Delectable Labor Day Recipes to Bid Farewell to Summer
It’s hard to believe, but the final salute to summer—Labor Day—is almost here. This tribute to the country’s workforce is one of America’s most popular grilling holidays, luring more than half of us to our back yards, patios, public parks, etc. You could fall back on tried-and-true recipes that have formed the core of your warm weather menus, but why not surprise family and friends with something new? See our delectable nominations of Labor Day Recipes below.
Labor Day Recipes
If you ask us, wings are meant to be a simple pleasure. We’re happy as long as they taste good, are easy to make, and hit these three marks: Spicy. Sticky. Messy. If that’s enough to satisfy you, too, you’ll also love this simple, sweet-and- just-a-little- spicy recipe. If you want more than just a little spice, simply add more sriracha.
The turkey burger arose in an effort to enjoy the lusciousness of a hamburger with the clean conscience that comes with eating low-cholesterol and low-fat meat. These turkey burgers light up your mouth with chile powder, jalapeño pepper, and cilantro. In keeping with the Tex-Mex theme, serve the burgers on flour tortillas along with avocado and slivered jicama.
Pork shoulder (often sold as pork butt or Boston butt) is one of the most forgiving barbecued meats there is. Although it can be sliced, most pit masters prefer to barbecue it until the collagen and connective tissue break down sufficiently to “pull” it into meaty shreds. It’s great if you’re serving a crowd. Budget-friendly, too.
Korean beef tacos start with one of the world’s most flavorful marinades and boast one of the most stimulating arrays of condiments. The resulting bundle is hot and cold and chewy-crisp and lights up your moth like a Roman candle. It also has the virtue of being completely customizable. While you can serve the steaks with nothing more than lettuce leaves and hot sauce, we like to set out a full spread of grilled vegetables, kimchis, salads, and dipping sauces. You can make these as simple or elaborate as the occasion calls for.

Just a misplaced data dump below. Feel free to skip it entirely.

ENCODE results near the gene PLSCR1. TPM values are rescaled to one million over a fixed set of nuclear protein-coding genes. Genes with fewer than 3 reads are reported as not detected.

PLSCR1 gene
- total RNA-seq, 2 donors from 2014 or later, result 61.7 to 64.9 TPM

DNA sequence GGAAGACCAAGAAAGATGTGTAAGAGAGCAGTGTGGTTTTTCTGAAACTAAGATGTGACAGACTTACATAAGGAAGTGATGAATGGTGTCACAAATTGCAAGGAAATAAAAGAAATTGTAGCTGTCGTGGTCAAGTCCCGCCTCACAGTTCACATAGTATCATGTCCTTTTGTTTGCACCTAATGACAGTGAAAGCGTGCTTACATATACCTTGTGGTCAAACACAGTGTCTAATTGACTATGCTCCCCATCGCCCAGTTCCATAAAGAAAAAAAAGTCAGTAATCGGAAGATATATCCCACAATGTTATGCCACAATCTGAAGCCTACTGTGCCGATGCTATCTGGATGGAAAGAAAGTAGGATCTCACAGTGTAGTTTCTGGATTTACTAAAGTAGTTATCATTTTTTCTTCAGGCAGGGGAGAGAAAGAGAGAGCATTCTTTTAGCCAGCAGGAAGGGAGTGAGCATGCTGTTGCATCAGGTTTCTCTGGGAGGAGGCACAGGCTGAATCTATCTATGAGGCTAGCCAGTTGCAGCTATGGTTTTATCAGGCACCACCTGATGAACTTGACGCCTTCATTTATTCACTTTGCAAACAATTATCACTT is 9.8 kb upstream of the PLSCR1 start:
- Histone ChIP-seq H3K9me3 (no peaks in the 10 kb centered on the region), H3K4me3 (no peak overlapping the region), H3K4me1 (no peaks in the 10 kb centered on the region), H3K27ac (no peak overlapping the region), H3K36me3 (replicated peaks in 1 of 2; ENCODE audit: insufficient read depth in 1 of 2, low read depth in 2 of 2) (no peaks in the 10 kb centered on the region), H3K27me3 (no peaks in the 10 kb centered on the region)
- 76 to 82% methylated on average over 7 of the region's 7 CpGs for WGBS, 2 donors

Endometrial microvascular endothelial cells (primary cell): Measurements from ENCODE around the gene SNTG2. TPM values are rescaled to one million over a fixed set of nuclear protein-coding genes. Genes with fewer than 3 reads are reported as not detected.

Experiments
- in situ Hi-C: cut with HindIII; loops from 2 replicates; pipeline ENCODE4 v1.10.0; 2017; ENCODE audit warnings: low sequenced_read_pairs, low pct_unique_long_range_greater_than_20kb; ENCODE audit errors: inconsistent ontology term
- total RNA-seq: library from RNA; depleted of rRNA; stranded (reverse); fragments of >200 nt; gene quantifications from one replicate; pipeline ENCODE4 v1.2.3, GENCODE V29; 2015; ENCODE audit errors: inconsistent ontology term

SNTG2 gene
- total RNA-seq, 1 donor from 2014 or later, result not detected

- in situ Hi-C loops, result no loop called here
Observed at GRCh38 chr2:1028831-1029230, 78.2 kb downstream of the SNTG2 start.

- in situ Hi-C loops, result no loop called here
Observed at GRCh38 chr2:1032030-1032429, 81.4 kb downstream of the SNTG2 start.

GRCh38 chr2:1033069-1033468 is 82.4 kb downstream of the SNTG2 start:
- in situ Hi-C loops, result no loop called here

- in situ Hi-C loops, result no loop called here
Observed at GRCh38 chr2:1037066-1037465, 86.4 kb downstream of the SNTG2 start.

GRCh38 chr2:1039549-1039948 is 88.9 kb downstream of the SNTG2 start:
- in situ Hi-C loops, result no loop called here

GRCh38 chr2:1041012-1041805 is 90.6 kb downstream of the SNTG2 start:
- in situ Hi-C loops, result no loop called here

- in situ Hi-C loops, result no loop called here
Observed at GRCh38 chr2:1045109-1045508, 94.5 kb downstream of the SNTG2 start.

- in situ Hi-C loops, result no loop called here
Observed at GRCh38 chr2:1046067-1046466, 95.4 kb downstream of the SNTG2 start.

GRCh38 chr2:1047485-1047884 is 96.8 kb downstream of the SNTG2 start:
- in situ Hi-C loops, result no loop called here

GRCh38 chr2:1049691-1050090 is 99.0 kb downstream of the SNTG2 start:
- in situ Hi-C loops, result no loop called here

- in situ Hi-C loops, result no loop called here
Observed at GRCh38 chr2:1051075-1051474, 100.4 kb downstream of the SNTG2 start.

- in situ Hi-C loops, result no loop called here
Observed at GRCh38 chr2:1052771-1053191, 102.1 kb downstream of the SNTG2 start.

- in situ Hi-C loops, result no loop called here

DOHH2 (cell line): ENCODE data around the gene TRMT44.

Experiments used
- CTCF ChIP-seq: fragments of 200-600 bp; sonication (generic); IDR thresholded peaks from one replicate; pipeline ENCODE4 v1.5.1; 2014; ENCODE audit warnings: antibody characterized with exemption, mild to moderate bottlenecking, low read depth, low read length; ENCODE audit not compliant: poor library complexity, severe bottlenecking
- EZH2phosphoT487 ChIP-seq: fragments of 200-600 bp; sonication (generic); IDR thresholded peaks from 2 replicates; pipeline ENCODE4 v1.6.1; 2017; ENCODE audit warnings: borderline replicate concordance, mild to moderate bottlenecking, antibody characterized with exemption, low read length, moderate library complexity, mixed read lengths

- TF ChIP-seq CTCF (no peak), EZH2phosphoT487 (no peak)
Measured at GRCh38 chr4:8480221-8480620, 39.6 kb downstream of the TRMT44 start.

The difference between a Porterhouse and a T-bone is a matter of size, with the Porterhouse being larger. Both offer the diner a strip steak and a filet, the two separated by a T-shaped bone. If the steak I more than 1 1/2 inches thick, we smoke the steak until it reaches 110 degrees, let it rest, then sear it over high heat until it reaches the desired temperature (about 130 degrees for us). And it’s dynamite when served with Poblano Crema.
The contrast of flavors and textures – sweet and smoky, creamy and crunchy – will come as a revelation. Smoked corn kernels are one of Steven’s secret ingredients. He adds them to sauces, salads, and soups. They really add a great sweet smoke flavor. Smoking the corn adds a sweet, caramel-like flavor to this side dish.
Markets are awash in peppers this time of year! Roasted peppers loom so large on America’s culinary landscape now, it’s hard to believe there was a time when we ignored their very existence. Today, everyone roasts peppers, but until you’ve done it on the grill — and in particular, until you’ve roasted the peppers caveman style, directly on the embers — you haven’t fully experienced how much charring a food can broaden and deepen its flavor.
This simple dessert, which showcases whatever berries are in season, has been a favorite dessert for years here at barbecuebible.com. And because it uses store-bought pound cake—we’ve found Sara Lee’s just holds up better on the grill than homemade—it’s incredibly easy to make and serve. (Angel food works, too.) If only adults will be indulging, add a splash of tequila or Grand Marnier to the cream after whipping.
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